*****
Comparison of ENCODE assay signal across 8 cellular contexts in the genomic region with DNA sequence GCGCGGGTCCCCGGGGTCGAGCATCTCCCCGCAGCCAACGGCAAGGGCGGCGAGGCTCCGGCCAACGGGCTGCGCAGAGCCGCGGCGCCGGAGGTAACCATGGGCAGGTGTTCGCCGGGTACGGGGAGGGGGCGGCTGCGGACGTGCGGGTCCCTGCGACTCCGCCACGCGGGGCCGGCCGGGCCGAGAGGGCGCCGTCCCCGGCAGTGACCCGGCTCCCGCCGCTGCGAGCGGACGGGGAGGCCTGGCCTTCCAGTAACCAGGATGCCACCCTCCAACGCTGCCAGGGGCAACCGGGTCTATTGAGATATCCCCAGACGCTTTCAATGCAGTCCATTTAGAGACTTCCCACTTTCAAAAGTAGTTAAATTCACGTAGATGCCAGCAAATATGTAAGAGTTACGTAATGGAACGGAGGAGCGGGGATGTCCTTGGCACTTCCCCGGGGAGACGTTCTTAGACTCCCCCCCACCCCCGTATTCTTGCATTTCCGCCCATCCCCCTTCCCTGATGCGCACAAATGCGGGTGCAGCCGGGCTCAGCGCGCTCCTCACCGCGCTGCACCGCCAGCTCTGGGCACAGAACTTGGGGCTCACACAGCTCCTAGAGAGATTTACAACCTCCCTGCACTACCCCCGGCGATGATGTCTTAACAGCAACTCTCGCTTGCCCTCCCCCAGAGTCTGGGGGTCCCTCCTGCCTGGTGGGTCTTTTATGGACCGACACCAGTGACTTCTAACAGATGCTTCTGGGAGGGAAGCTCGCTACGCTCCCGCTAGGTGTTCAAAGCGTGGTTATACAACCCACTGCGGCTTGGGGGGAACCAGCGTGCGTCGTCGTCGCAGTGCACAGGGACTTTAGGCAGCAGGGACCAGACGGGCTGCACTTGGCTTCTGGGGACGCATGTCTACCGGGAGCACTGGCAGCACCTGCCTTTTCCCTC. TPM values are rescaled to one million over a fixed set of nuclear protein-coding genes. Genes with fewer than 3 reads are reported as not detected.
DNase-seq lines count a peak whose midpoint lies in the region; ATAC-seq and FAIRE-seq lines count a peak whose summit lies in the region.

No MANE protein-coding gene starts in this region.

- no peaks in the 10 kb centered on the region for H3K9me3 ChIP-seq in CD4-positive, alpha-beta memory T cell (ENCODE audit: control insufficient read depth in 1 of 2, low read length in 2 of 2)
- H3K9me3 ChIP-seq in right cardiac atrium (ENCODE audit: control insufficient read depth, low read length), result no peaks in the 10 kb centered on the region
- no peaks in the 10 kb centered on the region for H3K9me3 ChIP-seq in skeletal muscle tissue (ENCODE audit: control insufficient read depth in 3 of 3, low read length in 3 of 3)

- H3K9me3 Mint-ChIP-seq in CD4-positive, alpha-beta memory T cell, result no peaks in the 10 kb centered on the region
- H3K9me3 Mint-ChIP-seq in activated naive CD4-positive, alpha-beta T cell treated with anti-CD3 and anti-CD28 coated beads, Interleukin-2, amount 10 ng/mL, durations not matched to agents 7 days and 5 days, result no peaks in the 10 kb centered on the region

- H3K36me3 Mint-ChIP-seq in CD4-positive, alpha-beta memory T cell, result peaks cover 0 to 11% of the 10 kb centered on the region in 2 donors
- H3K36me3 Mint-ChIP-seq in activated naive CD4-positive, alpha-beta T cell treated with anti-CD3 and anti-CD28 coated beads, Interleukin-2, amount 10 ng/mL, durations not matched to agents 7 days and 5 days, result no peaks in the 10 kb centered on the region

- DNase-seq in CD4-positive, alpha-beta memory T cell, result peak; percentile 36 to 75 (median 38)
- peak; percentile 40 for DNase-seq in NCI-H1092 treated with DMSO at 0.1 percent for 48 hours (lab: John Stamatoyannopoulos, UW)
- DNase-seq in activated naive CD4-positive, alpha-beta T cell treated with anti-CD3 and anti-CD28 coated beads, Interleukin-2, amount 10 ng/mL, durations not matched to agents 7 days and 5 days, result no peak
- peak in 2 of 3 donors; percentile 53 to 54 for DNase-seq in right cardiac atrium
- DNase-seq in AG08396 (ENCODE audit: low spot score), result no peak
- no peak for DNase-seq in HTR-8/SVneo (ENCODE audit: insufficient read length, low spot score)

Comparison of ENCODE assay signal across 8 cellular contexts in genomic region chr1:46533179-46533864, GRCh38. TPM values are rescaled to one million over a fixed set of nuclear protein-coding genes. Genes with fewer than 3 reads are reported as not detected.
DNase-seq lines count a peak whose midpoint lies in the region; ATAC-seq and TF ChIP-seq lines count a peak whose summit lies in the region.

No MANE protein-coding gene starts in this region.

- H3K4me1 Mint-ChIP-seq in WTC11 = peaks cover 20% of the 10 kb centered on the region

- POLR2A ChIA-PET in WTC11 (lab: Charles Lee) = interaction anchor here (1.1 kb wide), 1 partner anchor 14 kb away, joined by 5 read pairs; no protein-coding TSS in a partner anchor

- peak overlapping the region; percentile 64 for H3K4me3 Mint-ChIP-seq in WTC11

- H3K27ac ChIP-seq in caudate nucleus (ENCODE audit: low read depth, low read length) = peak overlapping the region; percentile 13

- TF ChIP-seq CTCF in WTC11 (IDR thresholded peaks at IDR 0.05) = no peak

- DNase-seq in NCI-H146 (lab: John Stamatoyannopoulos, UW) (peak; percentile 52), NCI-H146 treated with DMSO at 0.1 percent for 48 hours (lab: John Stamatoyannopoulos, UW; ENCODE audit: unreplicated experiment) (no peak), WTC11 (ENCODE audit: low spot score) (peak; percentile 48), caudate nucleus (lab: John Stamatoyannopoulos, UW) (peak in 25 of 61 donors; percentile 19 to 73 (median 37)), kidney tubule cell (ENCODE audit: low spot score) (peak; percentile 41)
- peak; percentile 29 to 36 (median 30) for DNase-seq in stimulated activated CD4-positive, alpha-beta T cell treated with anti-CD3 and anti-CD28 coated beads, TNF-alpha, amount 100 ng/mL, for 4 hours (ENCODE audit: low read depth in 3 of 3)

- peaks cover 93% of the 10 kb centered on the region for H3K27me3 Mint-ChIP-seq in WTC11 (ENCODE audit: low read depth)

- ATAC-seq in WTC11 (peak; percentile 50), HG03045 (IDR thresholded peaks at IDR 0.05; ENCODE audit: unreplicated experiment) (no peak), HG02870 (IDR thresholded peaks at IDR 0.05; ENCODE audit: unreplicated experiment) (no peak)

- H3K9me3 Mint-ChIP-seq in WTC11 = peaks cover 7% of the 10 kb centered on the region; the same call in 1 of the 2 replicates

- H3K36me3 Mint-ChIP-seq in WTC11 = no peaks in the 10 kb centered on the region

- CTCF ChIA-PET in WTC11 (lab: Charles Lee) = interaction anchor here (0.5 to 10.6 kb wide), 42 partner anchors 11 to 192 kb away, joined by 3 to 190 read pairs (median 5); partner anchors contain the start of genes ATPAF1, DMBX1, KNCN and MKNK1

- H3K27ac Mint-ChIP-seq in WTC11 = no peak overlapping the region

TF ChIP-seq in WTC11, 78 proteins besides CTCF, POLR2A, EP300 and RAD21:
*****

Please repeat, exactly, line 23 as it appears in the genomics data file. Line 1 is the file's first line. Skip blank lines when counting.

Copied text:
- H3K27ac ChIP-seq in caudate nucleus (ENCODE audit: low read depth, low read length) = peak overlapping the region; percentile 13